An explanation of the confusing state of USB-C cables

Sep 16, 2023, 5:00 AM | Updated: Sep 17, 2023, 9:03 am

USB-C on iPhone...

This photograph taken on September 14, 2023, shows a USB-C plug reflected on the Apple logo in Brest, western France. The European bloc is insisting that all phones and other small devices must be compatible with the USB-C charging cables from the end of next year, a move it says will reduce waste and save money for consumers. (Photo by Fred Tanneau/AFP via Getty Images)

(Photo by Fred Tanneau/AFP via Getty Images)

Q: If USB-C is a connection standard, what do the expensive cables do for me over the cheap ones?

A: Apple recently announced that they’ve switched the iPhone from their proprietary Lightning connector to the USB-C standard, so Android and iOS smartphones can now use the same cable.

The USB-C connector was introduced back in 2014 primarily to connect accessories to computers with the intent to expand it.

The goal was to create a universal connector that could be used for data, audio, video and power, which is what it is today. One cable that works for everything was the vision, but figuring out which cable you need is the new quandary.

Apple’s reason for switching
While cables and connectors may seem like minor items, it’s estimated that Apple was generating $3 to $5 billion annually from cables and licensing fees to others.

The reason Apple is switching now is because of the European Union’s “common charger directive” that will make it mandatory next year for popular technology devices sold in the EU to use the same charger.

Apple switched to USB-C ports on the iPad in 2018 because it was a superior technology, they just weren’t ready to give up the extra revenue from iPhones using Lightning connectors until they had to.

USB-C can get confusing
Apple sells USB-C cables ranging from $20 to $70, so what’s the difference?

Keeping in mind that USB-C is a type of connector, the technical specifications of the cable you use can be very important for certain uses.

Since it can be used for charging, data transfer, video and audio, the price of the cable can vary widely.

Optimum data transfer speeds require that you determine which USB standard (USB 2.0, 3.2 or 4) is being used by the two devices and match them with a cable that will properly communicate with them for maximum throughput.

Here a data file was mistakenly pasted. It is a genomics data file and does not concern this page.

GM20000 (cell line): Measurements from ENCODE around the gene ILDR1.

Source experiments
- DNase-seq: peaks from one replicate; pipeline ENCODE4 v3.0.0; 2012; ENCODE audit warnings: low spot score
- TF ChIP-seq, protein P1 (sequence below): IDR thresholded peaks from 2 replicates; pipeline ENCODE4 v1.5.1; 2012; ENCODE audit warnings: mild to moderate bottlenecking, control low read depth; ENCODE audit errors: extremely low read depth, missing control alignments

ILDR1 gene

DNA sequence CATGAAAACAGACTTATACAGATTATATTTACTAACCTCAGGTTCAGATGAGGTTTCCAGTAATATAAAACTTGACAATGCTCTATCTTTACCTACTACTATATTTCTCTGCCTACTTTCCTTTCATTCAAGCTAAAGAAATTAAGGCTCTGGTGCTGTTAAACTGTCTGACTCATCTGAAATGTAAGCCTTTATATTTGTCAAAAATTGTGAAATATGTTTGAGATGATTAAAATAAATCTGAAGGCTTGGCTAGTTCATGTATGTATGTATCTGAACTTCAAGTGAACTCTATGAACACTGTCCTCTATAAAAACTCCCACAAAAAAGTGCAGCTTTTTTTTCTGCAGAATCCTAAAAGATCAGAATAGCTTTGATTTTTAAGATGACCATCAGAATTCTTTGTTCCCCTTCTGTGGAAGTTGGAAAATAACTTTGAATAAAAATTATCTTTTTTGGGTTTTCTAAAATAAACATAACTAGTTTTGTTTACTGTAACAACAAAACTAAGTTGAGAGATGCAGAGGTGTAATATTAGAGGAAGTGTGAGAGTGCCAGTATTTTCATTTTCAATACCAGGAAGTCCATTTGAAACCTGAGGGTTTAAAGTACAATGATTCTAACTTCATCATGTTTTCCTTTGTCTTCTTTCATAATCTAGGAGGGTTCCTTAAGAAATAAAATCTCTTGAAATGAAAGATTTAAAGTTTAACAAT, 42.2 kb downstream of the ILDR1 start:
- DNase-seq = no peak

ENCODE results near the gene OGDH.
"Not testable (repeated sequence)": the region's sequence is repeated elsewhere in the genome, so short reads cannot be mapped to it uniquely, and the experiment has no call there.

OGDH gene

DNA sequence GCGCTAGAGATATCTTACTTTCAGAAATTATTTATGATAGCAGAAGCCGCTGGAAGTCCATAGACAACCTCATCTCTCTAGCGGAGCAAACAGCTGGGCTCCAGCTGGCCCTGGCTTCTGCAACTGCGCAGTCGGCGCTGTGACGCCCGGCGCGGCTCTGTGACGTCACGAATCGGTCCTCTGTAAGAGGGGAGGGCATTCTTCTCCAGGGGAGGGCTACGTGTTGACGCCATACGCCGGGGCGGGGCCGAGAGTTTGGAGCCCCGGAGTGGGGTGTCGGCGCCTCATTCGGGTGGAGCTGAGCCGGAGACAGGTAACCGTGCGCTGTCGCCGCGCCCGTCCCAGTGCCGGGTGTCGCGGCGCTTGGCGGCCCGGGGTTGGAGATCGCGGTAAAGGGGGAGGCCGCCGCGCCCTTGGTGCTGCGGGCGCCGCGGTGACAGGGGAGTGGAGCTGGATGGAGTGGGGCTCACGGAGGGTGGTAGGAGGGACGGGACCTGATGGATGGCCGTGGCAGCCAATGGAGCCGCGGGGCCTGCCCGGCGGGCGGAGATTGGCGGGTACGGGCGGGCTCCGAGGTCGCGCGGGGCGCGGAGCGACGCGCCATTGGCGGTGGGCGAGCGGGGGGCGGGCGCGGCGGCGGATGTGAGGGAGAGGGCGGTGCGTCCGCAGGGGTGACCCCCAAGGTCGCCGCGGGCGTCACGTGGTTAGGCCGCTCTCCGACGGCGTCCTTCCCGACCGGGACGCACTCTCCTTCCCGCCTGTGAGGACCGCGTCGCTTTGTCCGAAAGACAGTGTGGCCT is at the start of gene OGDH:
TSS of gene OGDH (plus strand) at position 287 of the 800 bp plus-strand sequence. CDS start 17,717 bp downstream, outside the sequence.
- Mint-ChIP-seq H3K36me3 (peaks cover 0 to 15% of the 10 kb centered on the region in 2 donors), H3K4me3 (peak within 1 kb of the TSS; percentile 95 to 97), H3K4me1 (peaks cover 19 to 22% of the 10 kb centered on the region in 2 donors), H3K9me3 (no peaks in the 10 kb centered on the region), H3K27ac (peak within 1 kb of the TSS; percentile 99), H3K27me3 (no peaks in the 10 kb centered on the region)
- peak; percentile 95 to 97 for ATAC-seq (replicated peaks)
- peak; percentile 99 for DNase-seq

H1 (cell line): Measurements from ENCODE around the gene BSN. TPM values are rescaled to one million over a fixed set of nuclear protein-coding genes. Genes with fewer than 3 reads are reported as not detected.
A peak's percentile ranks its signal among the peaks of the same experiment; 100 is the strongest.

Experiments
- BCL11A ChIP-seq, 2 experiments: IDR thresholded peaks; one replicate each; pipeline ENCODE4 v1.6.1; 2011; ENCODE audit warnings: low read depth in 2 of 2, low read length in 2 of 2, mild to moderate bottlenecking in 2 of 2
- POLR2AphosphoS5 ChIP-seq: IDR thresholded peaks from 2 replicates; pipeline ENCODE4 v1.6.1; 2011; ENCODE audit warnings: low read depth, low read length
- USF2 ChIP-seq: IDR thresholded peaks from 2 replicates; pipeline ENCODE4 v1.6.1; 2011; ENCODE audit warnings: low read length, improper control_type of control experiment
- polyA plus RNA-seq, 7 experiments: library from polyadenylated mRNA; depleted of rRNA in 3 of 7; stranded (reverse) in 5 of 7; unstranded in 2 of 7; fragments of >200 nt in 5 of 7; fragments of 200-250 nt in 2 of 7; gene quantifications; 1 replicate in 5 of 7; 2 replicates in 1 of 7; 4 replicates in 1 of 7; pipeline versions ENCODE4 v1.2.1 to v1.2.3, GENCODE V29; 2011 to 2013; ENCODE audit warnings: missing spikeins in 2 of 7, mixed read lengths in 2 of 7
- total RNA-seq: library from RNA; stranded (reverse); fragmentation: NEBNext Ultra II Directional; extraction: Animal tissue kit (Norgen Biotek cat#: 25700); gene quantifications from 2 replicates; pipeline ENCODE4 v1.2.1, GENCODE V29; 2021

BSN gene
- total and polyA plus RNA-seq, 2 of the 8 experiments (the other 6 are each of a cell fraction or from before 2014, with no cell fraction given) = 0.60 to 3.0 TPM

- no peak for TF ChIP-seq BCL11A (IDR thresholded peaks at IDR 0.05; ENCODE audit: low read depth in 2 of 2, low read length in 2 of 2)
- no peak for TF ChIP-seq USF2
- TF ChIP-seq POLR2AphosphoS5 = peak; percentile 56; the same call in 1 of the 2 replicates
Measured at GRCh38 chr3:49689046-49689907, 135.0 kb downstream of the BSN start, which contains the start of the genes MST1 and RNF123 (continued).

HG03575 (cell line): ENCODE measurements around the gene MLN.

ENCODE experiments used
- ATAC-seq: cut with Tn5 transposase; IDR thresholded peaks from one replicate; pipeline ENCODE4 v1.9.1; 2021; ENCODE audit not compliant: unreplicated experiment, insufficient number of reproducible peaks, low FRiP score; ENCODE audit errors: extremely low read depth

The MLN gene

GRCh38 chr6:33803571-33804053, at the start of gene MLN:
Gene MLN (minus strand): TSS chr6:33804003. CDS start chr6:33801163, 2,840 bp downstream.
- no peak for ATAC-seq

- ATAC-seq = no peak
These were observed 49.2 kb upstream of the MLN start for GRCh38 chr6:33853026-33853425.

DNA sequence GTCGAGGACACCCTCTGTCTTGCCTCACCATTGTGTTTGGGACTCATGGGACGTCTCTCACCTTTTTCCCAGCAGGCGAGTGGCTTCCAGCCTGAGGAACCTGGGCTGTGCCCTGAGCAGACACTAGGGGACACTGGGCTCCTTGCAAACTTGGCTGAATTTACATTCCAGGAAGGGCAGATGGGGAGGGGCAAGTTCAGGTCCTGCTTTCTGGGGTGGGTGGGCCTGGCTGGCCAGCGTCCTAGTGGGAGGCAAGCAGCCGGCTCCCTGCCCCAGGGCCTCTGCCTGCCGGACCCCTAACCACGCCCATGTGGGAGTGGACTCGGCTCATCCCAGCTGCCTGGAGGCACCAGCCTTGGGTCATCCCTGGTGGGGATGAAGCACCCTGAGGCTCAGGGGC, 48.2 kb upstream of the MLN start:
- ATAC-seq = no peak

A more expensive cable will generally have an electronic marker chip (E-Marker) that is necessary for proper communication in higher-performance situations, such as powering a laptop (which requires a higher wattage than a smartphone) or transferring large amounts of data from an external hard drive to a computer.

If you plan to shoot a lot of 4K video or RAW images on the new iPhone 15 and transfer them to a computer, you’ll want the high-performance cable.

If you’re using the cable to connect a computer or laptop to a video display, you’ll need a cable that supports HDMI or 4K.

While it’s true that expensive high-performance cables will always work for lower-performing tasks, why spend the money?

Charging only
If your only focus is charging your smartphone, it’s a bit less complicated as your only “research” is to see if your device supports fast charging.

If it doesn’t or you typically charge overnight, all the technical mumbo jumbo and performance issues are irrelevant.

What becomes important is the length and quality of the cable. Longer cables increase resistance, which reduces charging efficiency, so buy the shortest length necessary.

The Anker brand of replacement cables perform well in testing, get good customer reviews, and are reasonably priced.

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An explanation of the confusing state of USB-C cables